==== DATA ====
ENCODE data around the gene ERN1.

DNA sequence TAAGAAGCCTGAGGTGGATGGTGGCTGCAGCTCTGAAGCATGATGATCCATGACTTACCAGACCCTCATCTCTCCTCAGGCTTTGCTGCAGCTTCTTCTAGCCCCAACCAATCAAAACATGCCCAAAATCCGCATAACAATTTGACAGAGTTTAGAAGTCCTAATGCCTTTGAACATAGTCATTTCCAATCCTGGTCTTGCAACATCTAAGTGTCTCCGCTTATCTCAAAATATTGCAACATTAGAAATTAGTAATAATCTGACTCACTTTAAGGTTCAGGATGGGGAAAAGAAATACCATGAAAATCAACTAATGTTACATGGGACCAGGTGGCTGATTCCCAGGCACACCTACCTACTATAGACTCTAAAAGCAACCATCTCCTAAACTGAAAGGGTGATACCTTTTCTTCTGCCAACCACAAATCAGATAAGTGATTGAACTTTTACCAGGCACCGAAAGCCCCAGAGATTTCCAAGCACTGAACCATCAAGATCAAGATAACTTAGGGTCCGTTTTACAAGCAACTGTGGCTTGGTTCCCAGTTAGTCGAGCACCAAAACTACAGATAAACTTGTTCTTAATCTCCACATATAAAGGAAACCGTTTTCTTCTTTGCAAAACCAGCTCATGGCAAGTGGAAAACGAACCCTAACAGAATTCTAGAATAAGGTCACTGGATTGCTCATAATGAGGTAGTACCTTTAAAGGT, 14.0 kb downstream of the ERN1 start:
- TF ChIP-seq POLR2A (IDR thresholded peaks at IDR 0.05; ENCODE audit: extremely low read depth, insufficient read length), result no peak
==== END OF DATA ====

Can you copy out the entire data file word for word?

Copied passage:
ENCODE data around the gene ERN1.

DNA sequence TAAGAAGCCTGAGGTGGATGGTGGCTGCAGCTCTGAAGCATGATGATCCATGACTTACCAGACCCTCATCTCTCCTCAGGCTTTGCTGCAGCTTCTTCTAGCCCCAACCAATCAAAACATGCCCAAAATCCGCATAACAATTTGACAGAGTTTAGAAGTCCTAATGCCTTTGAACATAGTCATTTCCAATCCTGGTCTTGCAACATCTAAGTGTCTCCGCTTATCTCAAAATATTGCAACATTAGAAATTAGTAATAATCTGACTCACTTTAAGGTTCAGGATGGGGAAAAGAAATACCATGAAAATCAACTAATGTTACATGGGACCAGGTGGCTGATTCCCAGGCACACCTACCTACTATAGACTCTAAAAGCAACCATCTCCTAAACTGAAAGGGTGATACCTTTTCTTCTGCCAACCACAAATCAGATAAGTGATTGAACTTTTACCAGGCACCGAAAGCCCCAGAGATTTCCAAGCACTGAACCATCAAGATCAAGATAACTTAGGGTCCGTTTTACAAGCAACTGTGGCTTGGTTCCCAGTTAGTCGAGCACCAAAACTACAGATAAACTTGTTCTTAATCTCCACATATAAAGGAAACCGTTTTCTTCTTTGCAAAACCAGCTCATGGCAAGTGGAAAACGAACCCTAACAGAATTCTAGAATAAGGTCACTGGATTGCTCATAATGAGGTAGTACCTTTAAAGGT, 14.0 kb downstream of the ERN1 start:
- TF ChIP-seq POLR2A (IDR thresholded peaks at IDR 0.05; ENCODE audit: extremely low read depth, insufficient read length), result no peak